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Support your local writers during the holidays

December 3, 2000
Elisabeth Sherwin -- gizmo@ dcn.davis.ca.us

If you decide to give a book to someone for the holidays this year, think locally.

Northern California is filled with writers. For an overview, you might first look at volume one in "The Literature of California" edited by Jack Hicks, James D. Houston, Maxine Hong Kingston and Al Young. This book gathers the best examples of the state's literature. It's edited by a Chinese-American woman, an African-American man, and two Anglo scholars with roots in the proletariat. The first volume covers California writing from 1510 to 1944.

Kingston lives in the Oakland Hills. She is working on a novel titled "The Fifth Book of Peace." Al Young lives in Berkeley where he is working on a novel called "A Piece of Cake." The latest book by Jim Houston of Santa Cruz, "Snow Mountain Passage," will be out in March. Watch for a Sacramento publication party to be co-hosted by state Librarian Kevin Starr in mid-January. And don't forget Nevada City poet Molly Fisk. Her most recent book of poetry is "Terrain," which came about when she decided to undertake a project with two of her writing buddies, Oakland poet Forrest Hamer and San Francisco poet Dan Bellm.

"So we decided to do a collaborative chapbook and after a little procrastinating, each of us came up with about 20 poems. Somehow the job fell to me to put it together, I think because I had just done an anthology of kid's poems for California Poets in the Schools," she said. "The poems in the book are not arranged into three little sections, one for each of us, but rather scattered together, so when we do readings from it, we all read alternately, making the event a little more like a chamber music concert than a standard poetry reading." You can order "Terrain" from Hip Pocket Press at (415) 626-2946. Watch for an announcement of Fisk's appearance on "Printed Matter on the Air" on KDVS 90.3 FM early in the new year.

If you want to support a struggling writer and the First Amendment at the same time, Robert Clark Young's book "One of the Guys" is now out in paperback. Buy it and make the conservatives mad.

The former publisher of Suttertown News, Tim Holt, was delighted when The Next Chapter in Woodland ordered 20 copies of his sci-fi future history, "On Higher Ground," and sold eight copies before his reading there last fall. He also wrote a young adult novel about a dog that joins a wolf pack. He hopes kids will identify with "The Pilgrims' Chorus" and the book's adventurous central character. Both books are available from Suttertown Publishing at (530) 235-4034. Holt also has promised to drive down from Dunsmuir to appear on KDVS radio.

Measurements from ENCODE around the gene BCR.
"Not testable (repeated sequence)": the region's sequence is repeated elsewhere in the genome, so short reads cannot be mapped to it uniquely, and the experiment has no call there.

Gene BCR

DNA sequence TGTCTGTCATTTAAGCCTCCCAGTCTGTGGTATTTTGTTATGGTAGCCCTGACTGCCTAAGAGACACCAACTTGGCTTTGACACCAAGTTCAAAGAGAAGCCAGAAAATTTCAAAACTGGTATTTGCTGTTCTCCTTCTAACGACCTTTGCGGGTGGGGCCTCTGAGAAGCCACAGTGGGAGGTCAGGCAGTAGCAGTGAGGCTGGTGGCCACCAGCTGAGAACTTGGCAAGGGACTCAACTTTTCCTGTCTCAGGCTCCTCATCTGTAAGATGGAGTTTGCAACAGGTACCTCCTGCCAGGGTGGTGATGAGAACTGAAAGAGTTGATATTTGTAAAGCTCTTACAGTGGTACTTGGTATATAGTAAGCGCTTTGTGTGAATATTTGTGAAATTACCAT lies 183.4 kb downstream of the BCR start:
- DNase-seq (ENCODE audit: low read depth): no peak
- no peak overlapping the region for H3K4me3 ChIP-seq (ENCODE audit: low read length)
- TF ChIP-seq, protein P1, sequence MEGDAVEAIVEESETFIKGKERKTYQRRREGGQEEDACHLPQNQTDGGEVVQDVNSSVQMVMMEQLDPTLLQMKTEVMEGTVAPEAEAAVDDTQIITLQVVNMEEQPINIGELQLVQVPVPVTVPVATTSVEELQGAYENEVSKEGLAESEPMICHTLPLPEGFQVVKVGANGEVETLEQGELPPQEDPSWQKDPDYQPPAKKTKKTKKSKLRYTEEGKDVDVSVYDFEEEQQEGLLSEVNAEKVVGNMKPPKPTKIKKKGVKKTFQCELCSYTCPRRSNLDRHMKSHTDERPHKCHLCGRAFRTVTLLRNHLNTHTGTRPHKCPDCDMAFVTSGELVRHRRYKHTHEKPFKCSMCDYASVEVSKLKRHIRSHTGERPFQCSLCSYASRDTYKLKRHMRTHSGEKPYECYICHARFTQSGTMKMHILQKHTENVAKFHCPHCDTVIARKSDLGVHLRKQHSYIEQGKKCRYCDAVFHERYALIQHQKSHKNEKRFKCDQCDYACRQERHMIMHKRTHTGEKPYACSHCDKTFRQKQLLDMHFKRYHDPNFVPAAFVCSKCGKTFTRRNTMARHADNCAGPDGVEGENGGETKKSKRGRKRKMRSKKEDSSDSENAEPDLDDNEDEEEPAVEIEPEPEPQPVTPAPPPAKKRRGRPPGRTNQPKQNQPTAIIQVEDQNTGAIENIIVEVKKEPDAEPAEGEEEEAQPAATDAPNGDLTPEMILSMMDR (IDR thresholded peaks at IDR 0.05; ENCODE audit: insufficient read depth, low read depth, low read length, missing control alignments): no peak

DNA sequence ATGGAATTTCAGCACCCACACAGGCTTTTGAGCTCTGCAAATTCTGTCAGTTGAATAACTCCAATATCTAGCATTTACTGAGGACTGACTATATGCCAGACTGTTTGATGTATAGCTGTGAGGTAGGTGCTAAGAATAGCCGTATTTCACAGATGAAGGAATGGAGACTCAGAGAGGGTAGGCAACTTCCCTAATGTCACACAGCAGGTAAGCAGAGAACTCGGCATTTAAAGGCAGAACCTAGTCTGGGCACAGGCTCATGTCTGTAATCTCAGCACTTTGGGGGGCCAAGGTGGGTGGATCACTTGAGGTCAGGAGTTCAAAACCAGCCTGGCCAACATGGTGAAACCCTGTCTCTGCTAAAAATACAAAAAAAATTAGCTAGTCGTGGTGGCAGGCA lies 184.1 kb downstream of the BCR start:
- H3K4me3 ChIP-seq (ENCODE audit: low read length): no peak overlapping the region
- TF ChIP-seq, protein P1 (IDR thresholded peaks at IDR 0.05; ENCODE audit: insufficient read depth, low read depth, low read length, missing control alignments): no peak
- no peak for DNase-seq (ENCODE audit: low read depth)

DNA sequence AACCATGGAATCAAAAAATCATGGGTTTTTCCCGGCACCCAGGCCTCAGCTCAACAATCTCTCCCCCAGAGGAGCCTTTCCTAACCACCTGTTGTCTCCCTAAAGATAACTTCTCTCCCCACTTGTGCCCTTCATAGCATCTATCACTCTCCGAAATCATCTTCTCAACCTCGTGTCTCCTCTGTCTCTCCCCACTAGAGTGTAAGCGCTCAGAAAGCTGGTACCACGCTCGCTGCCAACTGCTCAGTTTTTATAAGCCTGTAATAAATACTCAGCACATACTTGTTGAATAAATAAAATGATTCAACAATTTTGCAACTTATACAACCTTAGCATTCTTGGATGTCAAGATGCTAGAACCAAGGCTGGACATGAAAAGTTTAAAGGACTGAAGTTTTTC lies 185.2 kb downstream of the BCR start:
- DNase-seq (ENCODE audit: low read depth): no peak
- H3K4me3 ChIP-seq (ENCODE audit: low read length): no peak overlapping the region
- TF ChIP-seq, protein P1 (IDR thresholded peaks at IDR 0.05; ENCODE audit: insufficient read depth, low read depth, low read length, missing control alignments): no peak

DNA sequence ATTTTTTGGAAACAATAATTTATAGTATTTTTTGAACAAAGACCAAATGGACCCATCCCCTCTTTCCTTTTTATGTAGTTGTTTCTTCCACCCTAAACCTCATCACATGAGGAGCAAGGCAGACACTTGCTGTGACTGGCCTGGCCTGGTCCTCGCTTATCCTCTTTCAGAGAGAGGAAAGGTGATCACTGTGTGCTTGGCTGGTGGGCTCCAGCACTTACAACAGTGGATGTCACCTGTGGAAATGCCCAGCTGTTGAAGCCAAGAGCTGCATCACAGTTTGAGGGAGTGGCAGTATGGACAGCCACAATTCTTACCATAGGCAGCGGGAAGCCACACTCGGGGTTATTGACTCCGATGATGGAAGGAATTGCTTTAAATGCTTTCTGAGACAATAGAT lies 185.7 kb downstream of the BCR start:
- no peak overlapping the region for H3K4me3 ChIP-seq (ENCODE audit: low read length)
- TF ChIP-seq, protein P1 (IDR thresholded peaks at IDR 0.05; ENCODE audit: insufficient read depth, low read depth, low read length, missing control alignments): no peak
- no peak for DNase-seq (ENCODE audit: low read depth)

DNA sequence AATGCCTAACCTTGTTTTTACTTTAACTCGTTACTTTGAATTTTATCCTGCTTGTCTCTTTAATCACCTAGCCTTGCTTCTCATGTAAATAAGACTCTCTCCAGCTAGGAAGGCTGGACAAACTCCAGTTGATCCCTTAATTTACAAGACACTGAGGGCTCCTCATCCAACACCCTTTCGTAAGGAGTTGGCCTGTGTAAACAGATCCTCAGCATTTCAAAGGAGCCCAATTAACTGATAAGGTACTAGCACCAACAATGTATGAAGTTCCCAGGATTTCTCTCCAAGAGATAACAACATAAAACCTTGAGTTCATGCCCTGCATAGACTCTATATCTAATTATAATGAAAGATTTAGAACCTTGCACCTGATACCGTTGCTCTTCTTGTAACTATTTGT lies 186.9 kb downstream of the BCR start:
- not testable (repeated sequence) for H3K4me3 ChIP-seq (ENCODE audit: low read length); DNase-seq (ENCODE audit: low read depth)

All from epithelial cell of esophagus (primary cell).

Sean Stewart is new to Davis but not to publishing. This science fiction writer's work is frequently picked by the New York Times as "notable," high praise, well deserved. Check out "Mockingbird" or "Galveston."

Sands Hall of Nevada City, the daughter of writer/teacher Oakley Hall, has written her first novel, "Catching Heaven" (Ballantine Books, $25,2000). She will be on KDVS on Dec. 11 at 5 p.m. Her literary novel is set in the Southwest and involves two sisters, Maud and Lizzie. Maud flees her life as a relatively unsuccessful actor in L.A. for the small town of Marengo, where her sister and three children live.

Three more books, two by former Davis residents, one by a current resident, also have recently been published.

"Road Trip USA: California and the Southwest" is the work of Jamie Jensen who lives on Radcliffe Drive in Davis. The book covers 10,000 miles of scenic and historic highway over California and points of interest. (That reminds me of Bill Roe's book "All the Way to Lincoln Way" on the historic Lincoln Highway, which would also make an excellent holiday gift.) Eric Paul Shaffer, who graduated from UC Davis and now lives in Hawaii, has published a collection of poems in "Portable Planet" (available at www.leapingdogpress.com).

"There is more good news," Shaffer said in a recent email. "Leaping Dog Press will publish 'Living at the Monastery, Working in the Kitchen,' my fourth book of poetry, in 2001. These are poems in the voice of a cantankerous, old Taoist-Buddhist monk in 7th century China."

Another former Davis resident, Tim Rundquist, has published (www.iuniverse.com) "How Heavy is the Mountain," an Alaskan tour manual/novel. He lives in Minnesota but spent eight seasons as a professional tour guide in Alaska. You'll read more about him later, but check out his book now.

And enjoy the holidays.

To inquire about ordering any of the above mentioned books from an independent bookstore,
Bogey's Books at discounted prices [ Click Here ]

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